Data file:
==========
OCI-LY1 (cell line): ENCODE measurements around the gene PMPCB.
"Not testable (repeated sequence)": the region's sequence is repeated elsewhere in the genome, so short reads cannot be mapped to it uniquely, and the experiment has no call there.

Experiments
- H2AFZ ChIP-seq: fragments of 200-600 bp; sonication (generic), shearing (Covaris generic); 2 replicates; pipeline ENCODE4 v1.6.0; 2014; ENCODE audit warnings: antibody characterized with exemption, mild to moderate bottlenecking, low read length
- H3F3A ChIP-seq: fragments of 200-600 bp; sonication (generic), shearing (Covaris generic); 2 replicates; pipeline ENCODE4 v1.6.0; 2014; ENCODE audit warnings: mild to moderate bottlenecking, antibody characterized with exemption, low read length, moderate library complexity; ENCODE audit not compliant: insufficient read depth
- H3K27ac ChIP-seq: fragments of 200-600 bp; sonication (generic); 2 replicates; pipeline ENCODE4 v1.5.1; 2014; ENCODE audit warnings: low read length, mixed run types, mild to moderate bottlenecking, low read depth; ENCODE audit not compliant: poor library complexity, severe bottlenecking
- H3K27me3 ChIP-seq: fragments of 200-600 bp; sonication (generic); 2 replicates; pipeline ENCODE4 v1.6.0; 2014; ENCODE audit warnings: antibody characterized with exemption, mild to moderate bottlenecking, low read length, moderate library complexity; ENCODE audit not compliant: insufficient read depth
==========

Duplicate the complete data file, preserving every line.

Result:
OCI-LY1 (cell line): ENCODE measurements around the gene PMPCB.
"Not testable (repeated sequence)": the region's sequence is repeated elsewhere in the genome, so short reads cannot be mapped to it uniquely, and the experiment has no call there.

Experiments
- H2AFZ ChIP-seq: fragments of 200-600 bp; sonication (generic), shearing (Covaris generic); 2 replicates; pipeline ENCODE4 v1.6.0; 2014; ENCODE audit warnings: antibody characterized with exemption, mild to moderate bottlenecking, low read length
- H3F3A ChIP-seq: fragments of 200-600 bp; sonication (generic), shearing (Covaris generic); 2 replicates; pipeline ENCODE4 v1.6.0; 2014; ENCODE audit warnings: mild to moderate bottlenecking, antibody characterized with exemption, low read length, moderate library complexity; ENCODE audit not compliant: insufficient read depth
- H3K27ac ChIP-seq: fragments of 200-600 bp; sonication (generic); 2 replicates; pipeline ENCODE4 v1.5.1; 2014; ENCODE audit warnings: low read length, mixed run types, mild to moderate bottlenecking, low read depth; ENCODE audit not compliant: poor library complexity, severe bottlenecking
- H3K27me3 ChIP-seq: fragments of 200-600 bp; sonication (generic); 2 replicates; pipeline ENCODE4 v1.6.0; 2014; ENCODE audit warnings: antibody characterized with exemption, mild to moderate bottlenecking, low read length, moderate library complexity; ENCODE audit not compliant: insufficient read depth